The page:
Wednesday, November 4, 2015

Julie's Review: What The Lady Wants

Author: Renee Rosen
Series: None
Publication Date: November 4, 2014
Publisher: NAL
Pages: 448
Obtained: from a friend
Genre:  Historical Fiction
Rating: 3.75/5
Bottom Line: Captivating
Grab, Just get it at the library, or Remove from your TBR list? Library
Summary: In late-nineteenth-century Chicago, visionary retail tycoon Marshall Field made his fortune wooing women customers with his famous motto: “Give the lady what she wants.” His legendary charm also won the heart of socialite Delia Spencer and led to an infamous love affair. The night of the Great Fire, as seventeen-year-old Delia watches the flames rise and consume what was the pioneer town of Chicago, she can’t imagine how much her life, her city, and her whole world are about to change. Nor can she guess that the agent of that change will not simply be the fire, but more so the man she meets that night. Leading the way in rebuilding after the fire, Marshall Field reopens his well-known dry goods store and transforms it into something the world has never seen before: a glamorous palace of a department store. He and his powerhouse coterie—including Potter Palmer and George Pullman—usher in the age of robber barons, the American royalty of their generation. But behind the opulence, their private lives are riddled with scandal and heartbreak. Delia and Marshall first turn to each other out of loneliness, but as their love deepens, they will stand together despite disgrace and ostracism, through an age of devastation and opportunity, when an adolescent Chicago is transformed into the gleaming White City of the Chicago’s World’s Fair of 1893.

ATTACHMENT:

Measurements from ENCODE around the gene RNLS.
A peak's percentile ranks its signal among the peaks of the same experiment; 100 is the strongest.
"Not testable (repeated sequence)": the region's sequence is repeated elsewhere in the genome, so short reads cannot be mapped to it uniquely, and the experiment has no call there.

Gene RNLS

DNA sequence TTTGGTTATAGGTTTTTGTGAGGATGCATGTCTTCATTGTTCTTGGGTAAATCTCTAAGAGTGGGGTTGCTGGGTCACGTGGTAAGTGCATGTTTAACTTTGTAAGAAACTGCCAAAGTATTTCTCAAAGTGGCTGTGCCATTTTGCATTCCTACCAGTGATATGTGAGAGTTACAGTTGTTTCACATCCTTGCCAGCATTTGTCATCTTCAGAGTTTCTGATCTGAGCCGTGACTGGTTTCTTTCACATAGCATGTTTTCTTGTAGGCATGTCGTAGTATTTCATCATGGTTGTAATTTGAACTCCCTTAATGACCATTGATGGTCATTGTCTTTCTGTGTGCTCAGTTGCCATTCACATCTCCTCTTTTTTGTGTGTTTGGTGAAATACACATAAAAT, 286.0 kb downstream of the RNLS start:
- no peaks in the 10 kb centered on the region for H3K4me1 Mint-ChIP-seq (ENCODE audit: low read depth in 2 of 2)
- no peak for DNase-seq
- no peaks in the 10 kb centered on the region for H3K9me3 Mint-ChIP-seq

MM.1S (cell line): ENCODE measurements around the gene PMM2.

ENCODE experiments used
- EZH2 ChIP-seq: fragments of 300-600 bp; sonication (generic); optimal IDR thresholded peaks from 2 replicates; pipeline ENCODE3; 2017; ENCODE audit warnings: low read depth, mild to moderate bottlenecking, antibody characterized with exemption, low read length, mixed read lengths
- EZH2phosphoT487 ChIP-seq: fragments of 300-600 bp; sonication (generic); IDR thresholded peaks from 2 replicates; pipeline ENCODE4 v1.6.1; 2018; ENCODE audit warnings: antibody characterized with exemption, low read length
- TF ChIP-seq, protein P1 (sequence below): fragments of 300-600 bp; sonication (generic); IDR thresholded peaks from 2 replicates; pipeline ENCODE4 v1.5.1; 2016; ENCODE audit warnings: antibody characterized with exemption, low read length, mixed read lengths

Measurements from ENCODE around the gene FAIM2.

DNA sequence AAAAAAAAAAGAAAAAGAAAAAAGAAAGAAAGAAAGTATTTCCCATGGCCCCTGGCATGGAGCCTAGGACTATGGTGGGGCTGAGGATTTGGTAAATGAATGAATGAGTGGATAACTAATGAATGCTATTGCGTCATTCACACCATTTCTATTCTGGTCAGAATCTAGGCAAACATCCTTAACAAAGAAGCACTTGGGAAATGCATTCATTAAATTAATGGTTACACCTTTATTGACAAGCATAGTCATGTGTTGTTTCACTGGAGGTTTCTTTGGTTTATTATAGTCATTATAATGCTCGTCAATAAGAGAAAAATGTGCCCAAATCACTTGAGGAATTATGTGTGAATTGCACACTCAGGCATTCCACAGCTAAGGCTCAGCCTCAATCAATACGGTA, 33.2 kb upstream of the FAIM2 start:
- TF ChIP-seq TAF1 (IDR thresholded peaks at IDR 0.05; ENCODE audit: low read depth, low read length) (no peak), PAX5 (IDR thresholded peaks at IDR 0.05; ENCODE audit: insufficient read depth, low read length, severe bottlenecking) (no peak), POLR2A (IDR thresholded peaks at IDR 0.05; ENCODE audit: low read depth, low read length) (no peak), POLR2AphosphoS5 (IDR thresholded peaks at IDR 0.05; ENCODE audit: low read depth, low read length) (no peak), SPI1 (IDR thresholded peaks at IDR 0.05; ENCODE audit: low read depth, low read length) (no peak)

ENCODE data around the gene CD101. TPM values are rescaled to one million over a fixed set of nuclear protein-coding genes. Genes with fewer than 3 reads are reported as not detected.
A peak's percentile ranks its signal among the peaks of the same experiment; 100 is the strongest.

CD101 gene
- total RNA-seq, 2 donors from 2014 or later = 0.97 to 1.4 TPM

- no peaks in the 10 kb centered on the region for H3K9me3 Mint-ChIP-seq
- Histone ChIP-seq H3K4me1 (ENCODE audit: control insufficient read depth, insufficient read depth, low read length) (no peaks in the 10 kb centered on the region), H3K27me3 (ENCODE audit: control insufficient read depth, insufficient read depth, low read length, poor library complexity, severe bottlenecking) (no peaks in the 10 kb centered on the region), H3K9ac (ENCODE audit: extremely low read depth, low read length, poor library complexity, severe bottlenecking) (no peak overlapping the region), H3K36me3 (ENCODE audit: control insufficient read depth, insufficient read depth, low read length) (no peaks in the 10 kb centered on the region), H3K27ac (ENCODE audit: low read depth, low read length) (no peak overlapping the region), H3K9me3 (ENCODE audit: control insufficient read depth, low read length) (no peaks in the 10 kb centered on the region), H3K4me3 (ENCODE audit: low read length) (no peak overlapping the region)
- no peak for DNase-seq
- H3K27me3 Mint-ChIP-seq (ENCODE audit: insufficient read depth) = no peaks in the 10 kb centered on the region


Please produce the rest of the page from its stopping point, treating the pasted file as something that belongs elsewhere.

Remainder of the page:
Review: What the Lady Wants A Novel of the Gilded Age is a fantastic journey into the past, the history of Chicago and the evolution of Marshall Field's. I LOVED the history in this novel. Being a native of the area, I enjoyed closing my eyes and picturing the Loop back in the late nineteenth-century. How electric it must  have been to help establish a city that no one thought would add value to the trade routes. Little did some people know that it would help establish some of the greatest railways and icons in the country.

Marshall Field was quite the visionary. He knew that women, specifically rich & sometimes bored women were the key to a successful business, even if his partner did not.  Its obvious that the partner goes bye-bye but it's not until later in the book do we know why. Frankly, it was a long time coming. Mr. Leiter is more suited to a small dry good store, not a grand shopping experience.

While I found parts of Marshall and Delia's romance intriguing, it really wasn't what kept me coming back and turning the pages. It was how Chicago grew into the Second City that had me turning the pages. I think Delia was a formidable woman for her time period but I do think her affair with Marshall, made her less powerful in society than she could have been. She could have made a real difference if she didn't let her affair cloud people's opinion of her.

It is clear that Ms. Rosen did a ton of research for this novel and I'm grateful for that. I love it when I can Google something I find interesting and see that an author got that detail correct. I think that's important when you are mixing fact with fiction.

I did admire the way that Delia took care of her family as they struggled during certain points in their lives. It made her a good sister, wife and aunt. I felt the recognition that she receives by family at the end of the novel was a long time coming for her.

If you are a history buff and specifically love the history of Chicago, then you should definitely pick up What the Lady Wants A Novel of the Gilded Age. If you are looking for a dynamic romance, then you might just want to focus on the history that lays at your feet with this one.

 I look forward to reading Renee Rosen's other novels as well.



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